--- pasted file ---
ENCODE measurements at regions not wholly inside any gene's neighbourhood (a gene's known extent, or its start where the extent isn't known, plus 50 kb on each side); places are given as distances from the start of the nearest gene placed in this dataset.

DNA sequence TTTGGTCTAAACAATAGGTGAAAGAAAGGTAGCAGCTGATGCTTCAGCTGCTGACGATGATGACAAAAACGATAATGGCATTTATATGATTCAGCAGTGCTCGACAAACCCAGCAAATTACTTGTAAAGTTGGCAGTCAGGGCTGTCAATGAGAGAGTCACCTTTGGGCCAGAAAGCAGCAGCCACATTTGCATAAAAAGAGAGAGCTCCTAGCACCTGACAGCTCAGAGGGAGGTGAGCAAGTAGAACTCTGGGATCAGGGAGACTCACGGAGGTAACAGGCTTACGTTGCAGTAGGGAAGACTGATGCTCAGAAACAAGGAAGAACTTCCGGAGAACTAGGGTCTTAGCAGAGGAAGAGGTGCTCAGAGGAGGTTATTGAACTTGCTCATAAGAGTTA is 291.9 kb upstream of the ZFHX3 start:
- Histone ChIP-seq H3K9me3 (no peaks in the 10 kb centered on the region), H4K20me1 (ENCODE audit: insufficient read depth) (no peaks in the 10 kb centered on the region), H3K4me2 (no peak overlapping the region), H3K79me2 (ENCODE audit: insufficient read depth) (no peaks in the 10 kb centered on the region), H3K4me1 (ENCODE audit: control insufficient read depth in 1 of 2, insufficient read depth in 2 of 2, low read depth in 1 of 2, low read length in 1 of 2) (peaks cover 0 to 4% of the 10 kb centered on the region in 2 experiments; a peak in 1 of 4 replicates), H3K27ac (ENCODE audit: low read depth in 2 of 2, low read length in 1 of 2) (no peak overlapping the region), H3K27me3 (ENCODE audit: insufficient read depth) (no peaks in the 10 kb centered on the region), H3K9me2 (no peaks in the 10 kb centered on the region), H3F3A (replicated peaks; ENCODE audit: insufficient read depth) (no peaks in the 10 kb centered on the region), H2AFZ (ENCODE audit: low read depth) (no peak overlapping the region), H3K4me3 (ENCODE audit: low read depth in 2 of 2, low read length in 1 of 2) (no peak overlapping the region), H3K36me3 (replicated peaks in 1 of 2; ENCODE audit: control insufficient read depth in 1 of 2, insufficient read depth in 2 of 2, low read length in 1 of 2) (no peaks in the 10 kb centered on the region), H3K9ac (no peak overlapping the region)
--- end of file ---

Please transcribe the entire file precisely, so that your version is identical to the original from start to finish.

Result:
ENCODE measurements at regions not wholly inside any gene's neighbourhood (a gene's known extent, or its start where the extent isn't known, plus 50 kb on each side); places are given as distances from the start of the nearest gene placed in this dataset.

DNA sequence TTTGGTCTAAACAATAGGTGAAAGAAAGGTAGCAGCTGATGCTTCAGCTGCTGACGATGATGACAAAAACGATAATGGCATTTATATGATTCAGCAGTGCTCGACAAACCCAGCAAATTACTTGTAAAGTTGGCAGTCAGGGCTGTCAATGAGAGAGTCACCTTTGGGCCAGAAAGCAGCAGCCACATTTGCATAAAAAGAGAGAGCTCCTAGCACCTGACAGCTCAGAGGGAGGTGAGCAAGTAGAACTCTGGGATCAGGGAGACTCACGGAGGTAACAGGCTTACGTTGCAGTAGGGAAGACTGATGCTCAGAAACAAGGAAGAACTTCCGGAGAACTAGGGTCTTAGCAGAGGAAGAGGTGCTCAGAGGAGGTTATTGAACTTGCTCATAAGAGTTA is 291.9 kb upstream of the ZFHX3 start:
- Histone ChIP-seq H3K9me3 (no peaks in the 10 kb centered on the region), H4K20me1 (ENCODE audit: insufficient read depth) (no peaks in the 10 kb centered on the region), H3K4me2 (no peak overlapping the region), H3K79me2 (ENCODE audit: insufficient read depth) (no peaks in the 10 kb centered on the region), H3K4me1 (ENCODE audit: control insufficient read depth in 1 of 2, insufficient read depth in 2 of 2, low read depth in 1 of 2, low read length in 1 of 2) (peaks cover 0 to 4% of the 10 kb centered on the region in 2 experiments; a peak in 1 of 4 replicates), H3K27ac (ENCODE audit: low read depth in 2 of 2, low read length in 1 of 2) (no peak overlapping the region), H3K27me3 (ENCODE audit: insufficient read depth) (no peaks in the 10 kb centered on the region), H3K9me2 (no peaks in the 10 kb centered on the region), H3F3A (replicated peaks; ENCODE audit: insufficient read depth) (no peaks in the 10 kb centered on the region), H2AFZ (ENCODE audit: low read depth) (no peak overlapping the region), H3K4me3 (ENCODE audit: low read depth in 2 of 2, low read length in 1 of 2) (no peak overlapping the region), H3K36me3 (replicated peaks in 1 of 2; ENCODE audit: control insufficient read depth in 1 of 2, insufficient read depth in 2 of 2, low read length in 1 of 2) (no peaks in the 10 kb centered on the region), H3K9ac (no peak overlapping the region)